Checking words in a string.

This is a discussion on Checking words in a string. within the C++ Programming forums, part of the General Programming Boards category; Hi, So an exercise I have is to read each line from a input file to determine if an arbitrary ...

  1. #1
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    Checking words in a string.

    Hi,

    So an exercise I have is to read each line from a input file to determine if an arbitrary words is used in each of the lines. I have read the file in and used getline to store each line in a string. However, Im not sure how to then loop through the string to see if the word is there? Do I have to break the string down and store in a vector? The code so far is:

    Code:
    cout << "Enter file name: ";
    	string name;
    	cin >> name;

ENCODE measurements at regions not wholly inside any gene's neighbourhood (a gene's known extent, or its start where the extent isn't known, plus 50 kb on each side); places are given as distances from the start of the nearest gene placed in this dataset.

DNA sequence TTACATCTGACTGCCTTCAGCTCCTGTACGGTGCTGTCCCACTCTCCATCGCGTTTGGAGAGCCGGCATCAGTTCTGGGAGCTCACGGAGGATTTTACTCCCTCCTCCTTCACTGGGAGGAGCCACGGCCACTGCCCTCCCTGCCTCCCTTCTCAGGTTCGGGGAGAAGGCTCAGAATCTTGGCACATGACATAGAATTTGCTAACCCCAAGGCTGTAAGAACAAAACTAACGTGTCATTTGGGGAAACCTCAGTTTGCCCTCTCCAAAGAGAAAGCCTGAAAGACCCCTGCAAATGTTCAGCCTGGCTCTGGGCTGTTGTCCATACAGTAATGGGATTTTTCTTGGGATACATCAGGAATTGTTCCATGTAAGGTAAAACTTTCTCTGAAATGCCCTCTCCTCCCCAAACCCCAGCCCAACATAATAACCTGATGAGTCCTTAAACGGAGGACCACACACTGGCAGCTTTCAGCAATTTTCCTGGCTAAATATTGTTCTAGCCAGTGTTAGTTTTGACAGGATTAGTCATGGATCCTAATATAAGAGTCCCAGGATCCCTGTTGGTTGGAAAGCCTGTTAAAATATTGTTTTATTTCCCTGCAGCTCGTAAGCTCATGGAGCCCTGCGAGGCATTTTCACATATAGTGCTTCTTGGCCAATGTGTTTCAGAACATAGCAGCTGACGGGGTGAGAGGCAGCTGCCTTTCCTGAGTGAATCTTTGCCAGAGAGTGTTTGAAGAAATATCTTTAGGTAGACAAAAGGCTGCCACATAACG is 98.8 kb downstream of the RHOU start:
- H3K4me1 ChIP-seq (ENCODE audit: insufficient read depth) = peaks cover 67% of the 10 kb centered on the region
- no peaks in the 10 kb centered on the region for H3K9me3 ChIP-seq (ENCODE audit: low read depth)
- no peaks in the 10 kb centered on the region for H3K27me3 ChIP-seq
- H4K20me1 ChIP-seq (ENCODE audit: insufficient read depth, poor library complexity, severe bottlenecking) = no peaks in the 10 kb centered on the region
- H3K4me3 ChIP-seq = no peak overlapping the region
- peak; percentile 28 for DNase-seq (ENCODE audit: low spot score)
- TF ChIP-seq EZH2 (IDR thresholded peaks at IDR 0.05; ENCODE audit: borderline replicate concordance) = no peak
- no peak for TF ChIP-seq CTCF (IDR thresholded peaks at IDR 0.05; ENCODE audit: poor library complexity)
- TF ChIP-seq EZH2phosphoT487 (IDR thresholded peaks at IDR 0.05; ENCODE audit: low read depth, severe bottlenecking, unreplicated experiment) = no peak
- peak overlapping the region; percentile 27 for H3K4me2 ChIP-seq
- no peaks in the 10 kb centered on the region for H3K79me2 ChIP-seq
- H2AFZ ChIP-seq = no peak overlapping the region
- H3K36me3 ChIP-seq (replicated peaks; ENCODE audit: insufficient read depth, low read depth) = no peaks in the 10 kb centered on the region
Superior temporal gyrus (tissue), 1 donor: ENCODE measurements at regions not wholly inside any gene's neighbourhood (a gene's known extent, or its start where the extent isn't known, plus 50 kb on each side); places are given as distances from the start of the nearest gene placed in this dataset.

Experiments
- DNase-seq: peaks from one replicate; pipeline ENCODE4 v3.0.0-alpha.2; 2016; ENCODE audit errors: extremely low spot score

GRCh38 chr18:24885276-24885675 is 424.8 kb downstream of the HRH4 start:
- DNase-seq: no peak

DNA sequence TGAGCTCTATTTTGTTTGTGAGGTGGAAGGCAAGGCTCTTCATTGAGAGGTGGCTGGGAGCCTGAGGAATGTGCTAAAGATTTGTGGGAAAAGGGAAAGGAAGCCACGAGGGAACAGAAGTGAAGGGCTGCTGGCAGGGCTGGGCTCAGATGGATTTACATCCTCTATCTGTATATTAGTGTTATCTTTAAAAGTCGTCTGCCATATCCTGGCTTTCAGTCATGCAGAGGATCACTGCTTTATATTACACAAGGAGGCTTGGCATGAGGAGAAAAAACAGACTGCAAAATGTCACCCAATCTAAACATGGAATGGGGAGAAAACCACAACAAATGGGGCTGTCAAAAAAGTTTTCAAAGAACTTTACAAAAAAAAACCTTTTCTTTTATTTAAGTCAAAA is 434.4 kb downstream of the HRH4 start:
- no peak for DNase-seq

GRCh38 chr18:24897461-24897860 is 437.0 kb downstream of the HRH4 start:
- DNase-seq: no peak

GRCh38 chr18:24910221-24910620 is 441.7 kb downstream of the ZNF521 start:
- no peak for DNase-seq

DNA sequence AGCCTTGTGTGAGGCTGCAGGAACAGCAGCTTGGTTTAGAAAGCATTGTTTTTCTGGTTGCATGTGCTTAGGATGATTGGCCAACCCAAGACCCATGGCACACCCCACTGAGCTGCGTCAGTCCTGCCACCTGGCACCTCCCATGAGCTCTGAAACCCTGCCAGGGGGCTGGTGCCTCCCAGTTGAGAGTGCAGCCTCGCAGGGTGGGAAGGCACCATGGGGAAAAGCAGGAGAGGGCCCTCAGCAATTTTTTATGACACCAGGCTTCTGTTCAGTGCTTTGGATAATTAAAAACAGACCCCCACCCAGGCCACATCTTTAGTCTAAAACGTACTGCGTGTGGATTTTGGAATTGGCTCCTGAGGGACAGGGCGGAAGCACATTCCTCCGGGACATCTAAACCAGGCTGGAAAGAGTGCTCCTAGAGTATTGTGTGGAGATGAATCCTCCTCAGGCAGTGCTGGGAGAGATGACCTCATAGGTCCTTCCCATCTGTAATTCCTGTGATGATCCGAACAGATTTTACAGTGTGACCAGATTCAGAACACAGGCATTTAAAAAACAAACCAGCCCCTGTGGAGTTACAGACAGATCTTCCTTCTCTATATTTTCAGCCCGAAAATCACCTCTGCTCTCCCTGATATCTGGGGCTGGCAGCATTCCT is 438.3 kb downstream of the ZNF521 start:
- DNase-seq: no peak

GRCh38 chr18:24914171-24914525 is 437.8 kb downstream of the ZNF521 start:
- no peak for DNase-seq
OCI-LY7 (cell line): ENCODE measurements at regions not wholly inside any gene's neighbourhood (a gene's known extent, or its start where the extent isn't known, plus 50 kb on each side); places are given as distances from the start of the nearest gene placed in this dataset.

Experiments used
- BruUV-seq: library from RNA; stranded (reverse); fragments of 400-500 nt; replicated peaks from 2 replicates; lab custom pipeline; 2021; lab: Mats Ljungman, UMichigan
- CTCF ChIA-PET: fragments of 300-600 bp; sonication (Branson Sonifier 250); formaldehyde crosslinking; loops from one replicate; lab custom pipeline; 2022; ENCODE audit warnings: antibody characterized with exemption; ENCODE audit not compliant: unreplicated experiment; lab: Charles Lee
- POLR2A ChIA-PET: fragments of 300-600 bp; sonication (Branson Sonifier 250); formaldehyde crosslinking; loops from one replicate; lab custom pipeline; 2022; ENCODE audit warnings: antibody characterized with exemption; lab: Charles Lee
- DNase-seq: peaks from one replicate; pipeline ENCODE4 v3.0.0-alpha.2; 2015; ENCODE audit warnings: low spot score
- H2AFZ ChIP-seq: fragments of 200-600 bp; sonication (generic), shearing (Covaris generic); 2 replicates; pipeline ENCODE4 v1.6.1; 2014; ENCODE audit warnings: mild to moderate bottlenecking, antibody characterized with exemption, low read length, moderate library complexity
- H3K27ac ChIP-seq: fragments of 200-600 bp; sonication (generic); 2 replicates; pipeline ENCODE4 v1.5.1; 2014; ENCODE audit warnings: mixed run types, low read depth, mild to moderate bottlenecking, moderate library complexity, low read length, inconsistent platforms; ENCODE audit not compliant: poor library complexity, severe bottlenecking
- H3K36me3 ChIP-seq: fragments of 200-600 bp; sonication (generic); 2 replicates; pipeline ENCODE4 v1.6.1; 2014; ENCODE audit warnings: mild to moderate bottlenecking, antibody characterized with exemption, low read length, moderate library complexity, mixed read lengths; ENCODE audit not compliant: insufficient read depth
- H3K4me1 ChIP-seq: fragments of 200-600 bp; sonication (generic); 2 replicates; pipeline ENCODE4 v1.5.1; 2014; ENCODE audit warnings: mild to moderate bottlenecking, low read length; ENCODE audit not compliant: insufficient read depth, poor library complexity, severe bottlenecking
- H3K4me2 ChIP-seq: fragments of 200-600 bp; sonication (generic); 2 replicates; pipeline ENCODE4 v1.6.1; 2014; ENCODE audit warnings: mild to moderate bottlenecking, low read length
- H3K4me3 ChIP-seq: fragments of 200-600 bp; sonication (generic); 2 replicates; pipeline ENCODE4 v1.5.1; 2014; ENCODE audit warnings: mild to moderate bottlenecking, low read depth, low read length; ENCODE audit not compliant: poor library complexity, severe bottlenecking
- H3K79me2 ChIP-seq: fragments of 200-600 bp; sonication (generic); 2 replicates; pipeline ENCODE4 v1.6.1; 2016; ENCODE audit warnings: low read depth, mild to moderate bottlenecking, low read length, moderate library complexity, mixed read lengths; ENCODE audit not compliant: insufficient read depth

ifstream ist(name.c_str());
    
    	cout << "Enter a word to search for: ";
    	string word;
    	cin >> word;
    
    	
    	string s;
    
    	while(!ist.eof()){
    		getline(ist,s);
    		
    		
    		
    	}
    Thanks.

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    I think i've found it now. Should I be using the find member function. Such as s.find(word)?

    Thanks.

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    Quote Originally Posted by darren78 View Post
    I think i've found it now. Should I be using the find member function. Such as s.find(word)?

    Thanks.
    Nope, thats not working. Any suggestions?

    Thanks.

  4. #4
    C++まいる!Cをこわせ! Elysia's Avatar
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    find should work. Also note that you should always use getline. Do not mix cin >> and getline. It will only bring trouble.
    I suggest you post your attempt with find if you can't get it to work.
    Quote Originally Posted by Adak View Post
    io.h certainly IS included in some modern compilers. It is no longer part of the standard for C, but it is nevertheless, included in the very latest Pelles C versions.
    Quote Originally Posted by Salem View Post